The NSA Denies Exploiting The Heartbleed Bug, What If It's Telling The Truth?

As Seth covered earlier today, Bloomberg has accused the NSA of benefiting from the Heartbleed OpenSSL bug. The NSA denies this in fairly strong terms. I'd like to draw attention to a different facet of the topic -- first, by discussing the semantics of the NSA's denial and then the wider impact of how that denial is perceived and what it means for the tech community as a whole.

The NSA's Denial is Surprisingly Straightforward

For the past year, the NSA's responses to the Snowden leaks have followed the same strategy: Either the organization claims that its activities are legal or it denies engaging in a similar (but distinct) activity from the one it's actually accused of actually perpetrating. A good example of this is the allegation that the NSA tapped undersea data cables from Google and Yahoo to intercept company data as it moved between server farms.

When asked if these allegations were true, General Alexander responded: "But I can tell you factually we do not have access to Google servers, Yahoo servers. We go through a court order." By refuting a claim that no one actually made, Alexander bet that the majority of readers wouldn't understand the difference between tapping the link between servers and tapping the servers themselves.

With that in mind, what's striking about the Heartbleed denial is that it's unusally straightforward. The NSA's formal response states:
Reports that NSA or any other part of the government were aware of the so-called Heartbleed vulnerability before April 2014 are wrong. The Federal government was not aware of the recently identified vulnerability in OpenSSL until it was made public in a private sector cybersecurity report. The Federal government relies on OpenSSL to protect the privacy of users of government websites and other online services. This Administration takes seriously its responsibility to help maintain an open, interoperable, secure and reliable Internet. If the Federal government, including the intelligence community, had discovered this vulnerability prior to last week, it would have been disclosed to the community responsible for OpenSSL.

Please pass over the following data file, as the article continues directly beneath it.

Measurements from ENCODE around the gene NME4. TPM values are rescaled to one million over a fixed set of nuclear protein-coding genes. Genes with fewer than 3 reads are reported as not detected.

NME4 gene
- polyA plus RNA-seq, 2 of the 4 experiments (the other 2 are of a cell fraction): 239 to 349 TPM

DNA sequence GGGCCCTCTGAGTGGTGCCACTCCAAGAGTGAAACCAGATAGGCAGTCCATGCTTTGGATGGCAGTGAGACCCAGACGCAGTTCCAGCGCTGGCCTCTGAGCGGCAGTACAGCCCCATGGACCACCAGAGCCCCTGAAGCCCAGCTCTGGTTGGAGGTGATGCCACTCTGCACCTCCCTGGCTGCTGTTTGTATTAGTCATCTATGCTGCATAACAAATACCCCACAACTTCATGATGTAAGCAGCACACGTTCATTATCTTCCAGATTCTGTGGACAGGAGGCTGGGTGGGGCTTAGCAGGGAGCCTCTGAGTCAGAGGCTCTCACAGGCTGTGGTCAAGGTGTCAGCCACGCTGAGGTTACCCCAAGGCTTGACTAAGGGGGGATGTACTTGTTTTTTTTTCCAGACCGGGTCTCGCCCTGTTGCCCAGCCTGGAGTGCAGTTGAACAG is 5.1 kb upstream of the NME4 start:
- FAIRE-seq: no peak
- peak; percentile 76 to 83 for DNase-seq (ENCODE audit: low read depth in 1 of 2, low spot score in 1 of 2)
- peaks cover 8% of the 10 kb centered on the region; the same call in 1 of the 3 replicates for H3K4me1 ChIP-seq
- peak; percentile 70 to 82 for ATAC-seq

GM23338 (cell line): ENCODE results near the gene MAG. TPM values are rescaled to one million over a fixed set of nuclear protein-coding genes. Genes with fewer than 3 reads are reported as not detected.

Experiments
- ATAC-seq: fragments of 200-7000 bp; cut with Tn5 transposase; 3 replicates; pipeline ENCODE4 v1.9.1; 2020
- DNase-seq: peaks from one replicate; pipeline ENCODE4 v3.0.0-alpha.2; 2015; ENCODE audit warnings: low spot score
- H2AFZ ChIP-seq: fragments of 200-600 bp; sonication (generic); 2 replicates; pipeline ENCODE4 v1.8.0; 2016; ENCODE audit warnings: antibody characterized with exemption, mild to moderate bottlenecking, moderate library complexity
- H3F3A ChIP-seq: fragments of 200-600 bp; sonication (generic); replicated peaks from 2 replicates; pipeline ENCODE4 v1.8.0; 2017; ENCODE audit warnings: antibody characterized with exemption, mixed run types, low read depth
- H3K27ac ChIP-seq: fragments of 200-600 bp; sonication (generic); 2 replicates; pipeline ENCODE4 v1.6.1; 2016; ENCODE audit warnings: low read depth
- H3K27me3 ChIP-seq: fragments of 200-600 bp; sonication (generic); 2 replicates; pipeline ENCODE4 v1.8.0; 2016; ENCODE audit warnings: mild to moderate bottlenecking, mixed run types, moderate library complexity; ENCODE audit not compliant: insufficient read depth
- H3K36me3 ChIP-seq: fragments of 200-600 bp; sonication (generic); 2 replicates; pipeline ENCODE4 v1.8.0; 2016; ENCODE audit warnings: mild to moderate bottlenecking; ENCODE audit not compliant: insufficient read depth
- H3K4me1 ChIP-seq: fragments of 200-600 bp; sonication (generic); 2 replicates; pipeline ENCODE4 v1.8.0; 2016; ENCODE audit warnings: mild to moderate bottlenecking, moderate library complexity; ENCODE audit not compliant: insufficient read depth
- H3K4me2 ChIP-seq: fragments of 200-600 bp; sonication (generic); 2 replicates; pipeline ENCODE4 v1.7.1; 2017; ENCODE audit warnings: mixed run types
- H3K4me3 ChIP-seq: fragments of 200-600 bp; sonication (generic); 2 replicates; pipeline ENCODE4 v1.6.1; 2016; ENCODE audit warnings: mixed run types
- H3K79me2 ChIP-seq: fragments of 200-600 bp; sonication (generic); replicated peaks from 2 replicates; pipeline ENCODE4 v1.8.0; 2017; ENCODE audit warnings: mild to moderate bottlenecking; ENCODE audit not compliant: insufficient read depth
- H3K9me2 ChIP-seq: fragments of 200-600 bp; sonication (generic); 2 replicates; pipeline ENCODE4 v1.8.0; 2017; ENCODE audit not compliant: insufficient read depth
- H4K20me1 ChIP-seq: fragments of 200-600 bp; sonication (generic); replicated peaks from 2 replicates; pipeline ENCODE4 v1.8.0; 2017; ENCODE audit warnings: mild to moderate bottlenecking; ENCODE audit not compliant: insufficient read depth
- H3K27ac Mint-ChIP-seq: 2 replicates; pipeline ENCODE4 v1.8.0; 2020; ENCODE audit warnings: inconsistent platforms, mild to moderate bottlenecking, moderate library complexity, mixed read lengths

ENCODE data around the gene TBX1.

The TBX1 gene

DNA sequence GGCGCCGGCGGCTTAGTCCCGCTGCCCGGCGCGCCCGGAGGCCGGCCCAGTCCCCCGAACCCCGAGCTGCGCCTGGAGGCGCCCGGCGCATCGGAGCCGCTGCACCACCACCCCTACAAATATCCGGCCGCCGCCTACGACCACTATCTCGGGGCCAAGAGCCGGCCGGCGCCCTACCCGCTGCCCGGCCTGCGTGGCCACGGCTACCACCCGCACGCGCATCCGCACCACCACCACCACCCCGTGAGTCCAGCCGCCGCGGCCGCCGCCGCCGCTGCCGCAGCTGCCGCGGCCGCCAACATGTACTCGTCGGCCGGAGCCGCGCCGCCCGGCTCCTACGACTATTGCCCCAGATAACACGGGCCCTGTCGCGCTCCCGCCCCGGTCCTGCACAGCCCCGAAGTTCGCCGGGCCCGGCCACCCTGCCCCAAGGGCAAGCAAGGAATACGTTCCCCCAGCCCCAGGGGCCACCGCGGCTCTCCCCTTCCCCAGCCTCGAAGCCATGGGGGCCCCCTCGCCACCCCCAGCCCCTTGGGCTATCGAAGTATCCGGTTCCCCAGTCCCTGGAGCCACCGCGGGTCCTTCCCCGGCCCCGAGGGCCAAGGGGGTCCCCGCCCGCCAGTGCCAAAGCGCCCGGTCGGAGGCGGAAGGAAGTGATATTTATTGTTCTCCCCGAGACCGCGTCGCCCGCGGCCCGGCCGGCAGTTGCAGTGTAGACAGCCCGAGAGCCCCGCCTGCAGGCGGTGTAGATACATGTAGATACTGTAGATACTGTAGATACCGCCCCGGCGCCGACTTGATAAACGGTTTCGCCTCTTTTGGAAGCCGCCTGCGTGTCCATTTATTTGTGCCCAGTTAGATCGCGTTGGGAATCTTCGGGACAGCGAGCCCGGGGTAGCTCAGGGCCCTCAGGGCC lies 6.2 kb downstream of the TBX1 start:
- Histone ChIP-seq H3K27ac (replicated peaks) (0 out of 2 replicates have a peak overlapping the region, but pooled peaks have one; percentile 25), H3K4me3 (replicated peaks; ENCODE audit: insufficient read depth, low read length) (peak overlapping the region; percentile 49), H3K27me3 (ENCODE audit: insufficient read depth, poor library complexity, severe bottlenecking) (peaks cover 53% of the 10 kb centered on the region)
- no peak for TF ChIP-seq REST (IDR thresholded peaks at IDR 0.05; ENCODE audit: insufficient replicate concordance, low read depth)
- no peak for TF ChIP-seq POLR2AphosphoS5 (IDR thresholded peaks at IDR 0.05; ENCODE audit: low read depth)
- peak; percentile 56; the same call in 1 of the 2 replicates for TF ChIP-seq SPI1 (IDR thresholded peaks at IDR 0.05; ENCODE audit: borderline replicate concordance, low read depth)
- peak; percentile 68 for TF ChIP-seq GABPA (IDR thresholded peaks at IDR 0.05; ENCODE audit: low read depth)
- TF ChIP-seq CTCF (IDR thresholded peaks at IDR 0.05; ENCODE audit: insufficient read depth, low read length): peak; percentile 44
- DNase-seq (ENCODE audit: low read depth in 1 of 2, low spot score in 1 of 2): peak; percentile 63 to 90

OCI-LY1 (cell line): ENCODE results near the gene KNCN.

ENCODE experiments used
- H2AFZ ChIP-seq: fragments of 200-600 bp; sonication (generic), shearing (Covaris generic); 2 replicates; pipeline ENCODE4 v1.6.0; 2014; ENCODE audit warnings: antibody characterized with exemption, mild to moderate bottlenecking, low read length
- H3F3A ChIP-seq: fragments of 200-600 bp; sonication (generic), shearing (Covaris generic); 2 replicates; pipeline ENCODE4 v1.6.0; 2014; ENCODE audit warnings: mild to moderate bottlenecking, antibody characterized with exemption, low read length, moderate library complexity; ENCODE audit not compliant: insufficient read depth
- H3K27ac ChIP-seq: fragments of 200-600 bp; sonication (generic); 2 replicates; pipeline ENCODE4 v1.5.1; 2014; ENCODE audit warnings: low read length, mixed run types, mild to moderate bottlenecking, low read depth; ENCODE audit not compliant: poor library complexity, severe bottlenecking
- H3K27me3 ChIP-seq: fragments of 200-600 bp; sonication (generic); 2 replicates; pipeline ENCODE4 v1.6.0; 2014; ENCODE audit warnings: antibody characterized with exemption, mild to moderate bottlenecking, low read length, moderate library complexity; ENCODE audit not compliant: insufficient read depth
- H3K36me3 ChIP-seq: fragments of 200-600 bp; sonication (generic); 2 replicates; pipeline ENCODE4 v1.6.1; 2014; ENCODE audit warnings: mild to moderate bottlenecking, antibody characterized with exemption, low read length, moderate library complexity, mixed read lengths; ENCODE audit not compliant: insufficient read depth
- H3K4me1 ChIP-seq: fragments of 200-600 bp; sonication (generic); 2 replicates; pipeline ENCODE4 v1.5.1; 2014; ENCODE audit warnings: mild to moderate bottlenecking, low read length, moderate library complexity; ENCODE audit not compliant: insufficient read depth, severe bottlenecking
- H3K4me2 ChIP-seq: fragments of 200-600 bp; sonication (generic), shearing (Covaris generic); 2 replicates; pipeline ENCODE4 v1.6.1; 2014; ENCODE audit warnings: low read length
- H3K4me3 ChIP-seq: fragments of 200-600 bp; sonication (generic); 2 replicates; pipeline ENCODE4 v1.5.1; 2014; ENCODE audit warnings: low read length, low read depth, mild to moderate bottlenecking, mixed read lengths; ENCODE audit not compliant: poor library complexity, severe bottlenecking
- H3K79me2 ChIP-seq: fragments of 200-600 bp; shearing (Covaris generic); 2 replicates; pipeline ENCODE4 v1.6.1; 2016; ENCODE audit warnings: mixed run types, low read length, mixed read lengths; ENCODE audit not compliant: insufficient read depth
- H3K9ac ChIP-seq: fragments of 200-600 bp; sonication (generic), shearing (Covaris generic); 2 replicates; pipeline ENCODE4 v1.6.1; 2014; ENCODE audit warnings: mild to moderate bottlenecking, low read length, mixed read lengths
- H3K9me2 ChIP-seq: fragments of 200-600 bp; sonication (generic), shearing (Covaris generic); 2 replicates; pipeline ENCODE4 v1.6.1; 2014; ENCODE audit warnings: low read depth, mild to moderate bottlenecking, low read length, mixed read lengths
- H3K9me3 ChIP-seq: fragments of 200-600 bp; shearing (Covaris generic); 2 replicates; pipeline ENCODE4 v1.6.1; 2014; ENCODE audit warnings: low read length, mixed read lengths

This clear, specific statement is exactly what the NSA hasn't been willing to say in its previous remarks. That doesn't mean the organization is being honest, but the scope and severity of this flaw means that it's possible even the NSA would feel obliged to reveal it.

Unfortunately, the fact that we're discussing whether the NSA would actually help patch a bug or deliberately exploit it is, itself, evidence of how perceptions of the organization have changed. A recent (albeit unofficial poll) by Princeton Survey Research Associates found that the NSA was trusted less than Facebook or Google when it came to securing personal information and considered the organization most likely to violate individual privacy.

If corporations and the public no longer trust the NSA to be truthful about what it knows and when it knew it, the organization's role in the wider security ecosystem will be fundamentally compromised. Google and Yahoo responded to the data cable snooping by implementing end-to-end encryption within their data centers. Now, with every major security flaw, the first question is "Did the NSA arrange this or just benefit from it?"

Why No One Trusts The NSA:

It's always been a given that the NSA had to balance the dual mandate of helping to secure the United States while finding ways to spy on targets using exploits and vulnerabilities in software. One of the most damning aspects of the Snowden leaks is the way the organization boasts of finding a legion of unpatched vulnerabilities and using those bugs to further its goals.

But the organization's responses to these leaks has been to alternately hide from the wider implications or to give false rebuttals to questions no one is asking. The general public may be fooled, the technical press and engineers in Silicon Valley are not. It's no accident that this is the third OpenSSL vulnerability to be discovered in a matter of months; it suggests a broad research project aimed at locking down the holes the NSA has used to peer through windows.

In that sense, it doesn't matter if the NSA knew about Heartbleed or not. The agency has established a pattern of refusing to acknowledge a lie (General Alexander has referred to his remarks in front of Congress as the "least untruthful" answer), refusing to acknowledge known truths, and dismissed the concerns of ordinary citizens and Congressman alike. It's not as simple as saying the NSA may or may not have lied -- the NSA is no longer trusted to understand the scope of the problem or care about the concerns of US citizens. The organization is playing by a different rulebook.